Several studies have demonstrated a gap between recommendations and actual practice in the primary healthcare system. Patients are diagnosed with asthma and COPD without spirometry testing (35) and they are not monitored adequately (6). Studies have also shown that patients are prescribed medication targeted at obstructive lung disease without spirometry testing (7, 8) and without any diagnosis registered (9).

Greenland has a high prevalence of smokers (10) and we hypothesise that the prevalence of obstructive lung disease, especially COPD, is high due to this risk factor. The prevalence of obstructive lung disease in Greenland is, however, unknown and regional differences are not assessed. Also, there are no studies assessing what proportion of the population is using medication targeting obstructive lung disease or to what extent these medication users are monitored with spirometry.

The aim of this study was to estimate the prevalent use of medication targeting obstructive lung disease among adults aged 50 years or above in different towns in Greenland and to assess the use of spirometry testing among these medication users.


Material and method
Setting

Greenland is a big country covering an area of over 2 million km2 and is thus the world's largest island. The country is sparsely populated with approximately 56,000 inhabitants, mostly of Inuit origin, spread over a wide area along the coast. There are 18 towns and around 60 minor settlements (11, 12).

All electronically generated prescriptions are produced at the local healthcare centre (13). Patients with obstructive lung disease are seen and controlled in their local healthcare centre. Patients with more severe obstructive lung disease can be referred to travelling specialists in internal medicine. However, the medical records from these consultations are included and kept in the Electronic Medical Record (EMR).

Study population

The study was designed as a cross-sectional study of the population in the 6 largest towns in Greenland, representing 67.0% of the entire population. Observational data were collected retrospectively through the prescription module part of the EMR system, implemented in the Greenland primary healthcare system. The criteria for inclusion were adults aged 50 or above having medication targeting obstructive lung disease prescribed electronically within a period of 15 months prior to the time of data extraction. Drugs for obstructive lung disease were defined as drugs with the Anatomical Therapeutic Chemical (ATC) code R03. The electronic identification was done for each of the 6 healthcare clinics from November 2010 to April 2011. Information about age and gender was obtained for the study population.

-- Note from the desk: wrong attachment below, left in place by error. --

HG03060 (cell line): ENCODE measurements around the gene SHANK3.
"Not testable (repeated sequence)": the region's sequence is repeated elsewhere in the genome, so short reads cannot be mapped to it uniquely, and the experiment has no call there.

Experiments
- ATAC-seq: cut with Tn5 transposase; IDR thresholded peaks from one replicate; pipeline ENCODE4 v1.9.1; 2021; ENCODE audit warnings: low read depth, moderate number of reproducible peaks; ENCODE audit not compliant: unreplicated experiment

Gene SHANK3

Spirometry testing

Among all users of medication targeting obstructive lung disease, a further review of their medical records was performed. We registered if a spirometry measurement was recorded in the EMR within the previous 2 (after 1 January 2009) or 4 years (after 1 January 2007. We also registered if the diagnosis of COPD was recorded since spirometry is mandatory in the diagnosis of COPD. No information about diagnosis of other obstructive lung diseases were recorded in this study.

Analysis and statistics

The prevalent use of medication targeting obstructive lung disease among adults aged 50 or above was estimated, using the background population as of 1 January 2011 (14). The proportion of medication users having a spirometry test performed within a 2- and 4-year period was recorded.

Chi-square tests were used to compare frequencies between the 6 towns with regard to medication use and spirometry registration. P-value at 0.05 was used as a level of significance. Estimates were calculated with 95% confidence intervals.


Results

The study included the 6 largest towns in Greenland, representing 67% (37,940/56,615) of the entire population of Greenland. A total of 9,023 persons aged 50 or above were living in the towns (4,993 males and 4,030 females).

A total of 565 people of the population aged 50 or above received an electronic prescription for R03 medication in the 15 month time interval. This corresponds to a prevalent medication use of 6.3% (95% CI: 5.8–6.8). The prevalence differed significantly between the 6 towns (P<0.01; Table I).